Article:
Therefore the EU-India FTA in agriculture harps on the reduction of tariffs but is silent or hazy on the removal of non tariff measures like subsidies, standards and TBTs. This makes this segment asymmetric and unfair to Indian farmers and agro processors.
Impact assessment studies suggest very little gain for India in commodity trade, especially in agriculture. Trade surplus in agriculture will turn into a trade deficit and a long run fall in agricultural employment is predicted. A small increase in agricultural exports will be countered by a larger increase in agricultural imports, these studies show. While India’s share in EU’s markets in cereals, other crops, agro-food and products from animal origin will remain constant (at 1.2, 0.6, 1.1/1.3 and 0.1% respectively), EU will increase its share in all these markets. For example, in primary products EU’s share increases from 4.9% to 16.7% by 2020, and from 17.6% to 23.5% in cereals. In products of animal origin, EU’s share is projected to increase from 7.5% to 10.4% by 2020 and from 2.9 to 5.3% in agro-food. Another study points out that in both agricultural trade as well as trade in agro processed products, India will see a deficit increase as imports will outstrip exports..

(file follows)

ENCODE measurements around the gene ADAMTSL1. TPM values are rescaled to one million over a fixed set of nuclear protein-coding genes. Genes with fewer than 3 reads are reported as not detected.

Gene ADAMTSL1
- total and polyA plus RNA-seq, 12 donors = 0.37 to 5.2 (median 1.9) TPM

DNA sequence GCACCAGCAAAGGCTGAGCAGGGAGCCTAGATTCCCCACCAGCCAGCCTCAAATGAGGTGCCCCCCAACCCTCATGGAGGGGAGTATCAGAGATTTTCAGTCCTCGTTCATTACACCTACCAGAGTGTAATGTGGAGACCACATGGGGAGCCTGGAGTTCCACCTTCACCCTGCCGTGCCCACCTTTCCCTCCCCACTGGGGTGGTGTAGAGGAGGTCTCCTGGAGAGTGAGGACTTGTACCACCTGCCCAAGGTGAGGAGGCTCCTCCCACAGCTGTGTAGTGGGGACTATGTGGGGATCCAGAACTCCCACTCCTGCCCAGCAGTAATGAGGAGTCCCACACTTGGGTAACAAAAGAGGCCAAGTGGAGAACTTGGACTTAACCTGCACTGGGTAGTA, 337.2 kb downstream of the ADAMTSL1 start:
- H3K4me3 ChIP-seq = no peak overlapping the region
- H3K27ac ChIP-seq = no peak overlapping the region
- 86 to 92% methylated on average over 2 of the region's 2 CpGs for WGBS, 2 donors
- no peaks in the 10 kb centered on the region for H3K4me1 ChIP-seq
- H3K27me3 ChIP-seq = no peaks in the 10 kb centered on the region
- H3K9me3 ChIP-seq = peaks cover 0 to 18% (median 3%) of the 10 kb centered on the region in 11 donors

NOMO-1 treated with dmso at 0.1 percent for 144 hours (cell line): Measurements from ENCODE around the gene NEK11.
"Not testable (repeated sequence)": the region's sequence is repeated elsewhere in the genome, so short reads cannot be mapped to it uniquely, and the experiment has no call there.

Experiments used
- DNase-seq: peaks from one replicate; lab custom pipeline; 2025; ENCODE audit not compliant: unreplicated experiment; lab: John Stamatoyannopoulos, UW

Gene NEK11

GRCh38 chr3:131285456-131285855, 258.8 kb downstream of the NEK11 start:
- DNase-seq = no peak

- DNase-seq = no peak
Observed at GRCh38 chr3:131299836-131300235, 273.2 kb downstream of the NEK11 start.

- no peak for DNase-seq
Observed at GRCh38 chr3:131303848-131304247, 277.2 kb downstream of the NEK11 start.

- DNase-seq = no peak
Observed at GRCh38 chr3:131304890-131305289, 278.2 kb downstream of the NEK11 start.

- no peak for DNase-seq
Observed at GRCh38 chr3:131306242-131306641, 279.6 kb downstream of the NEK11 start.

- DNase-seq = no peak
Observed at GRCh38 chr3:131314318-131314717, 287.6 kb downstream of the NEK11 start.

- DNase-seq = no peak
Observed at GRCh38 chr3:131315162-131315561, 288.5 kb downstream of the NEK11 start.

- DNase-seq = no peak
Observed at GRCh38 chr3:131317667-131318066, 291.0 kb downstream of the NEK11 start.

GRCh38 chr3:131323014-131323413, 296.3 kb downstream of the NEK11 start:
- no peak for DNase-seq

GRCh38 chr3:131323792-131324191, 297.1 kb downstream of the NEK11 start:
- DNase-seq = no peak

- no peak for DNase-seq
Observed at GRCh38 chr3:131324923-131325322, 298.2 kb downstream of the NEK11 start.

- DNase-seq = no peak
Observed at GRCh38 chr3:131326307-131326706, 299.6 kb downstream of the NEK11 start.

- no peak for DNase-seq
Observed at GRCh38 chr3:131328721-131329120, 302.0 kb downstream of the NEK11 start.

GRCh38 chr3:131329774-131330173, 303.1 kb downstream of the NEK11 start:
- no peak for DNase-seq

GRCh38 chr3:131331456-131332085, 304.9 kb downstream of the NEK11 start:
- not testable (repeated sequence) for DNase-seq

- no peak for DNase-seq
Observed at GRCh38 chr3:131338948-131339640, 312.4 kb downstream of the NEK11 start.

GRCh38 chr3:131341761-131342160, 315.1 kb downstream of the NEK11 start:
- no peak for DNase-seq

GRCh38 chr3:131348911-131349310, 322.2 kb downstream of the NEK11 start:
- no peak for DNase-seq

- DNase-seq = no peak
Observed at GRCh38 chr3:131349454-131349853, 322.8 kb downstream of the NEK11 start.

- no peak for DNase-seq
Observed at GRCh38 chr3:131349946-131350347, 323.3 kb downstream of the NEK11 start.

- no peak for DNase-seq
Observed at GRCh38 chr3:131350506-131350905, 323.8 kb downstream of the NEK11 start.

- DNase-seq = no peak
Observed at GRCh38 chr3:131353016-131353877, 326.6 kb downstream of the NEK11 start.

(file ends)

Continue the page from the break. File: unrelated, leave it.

Once protections are removed, EU products are likely to flood Indian markets. European exports can also destroy value added agro processing in India, as well as basic crops by destroying the linkage with local processing industry. Dairy and poultry are key areas of concern, along with cereals. Even in fisheries, if European large fishing trawlers are allowed to fish in Indian waters (under investment provisions) and then sell the catch in Indian markets it will threaten livelihoods of not only Indian fishermen but local retailers, a large number of whom are women.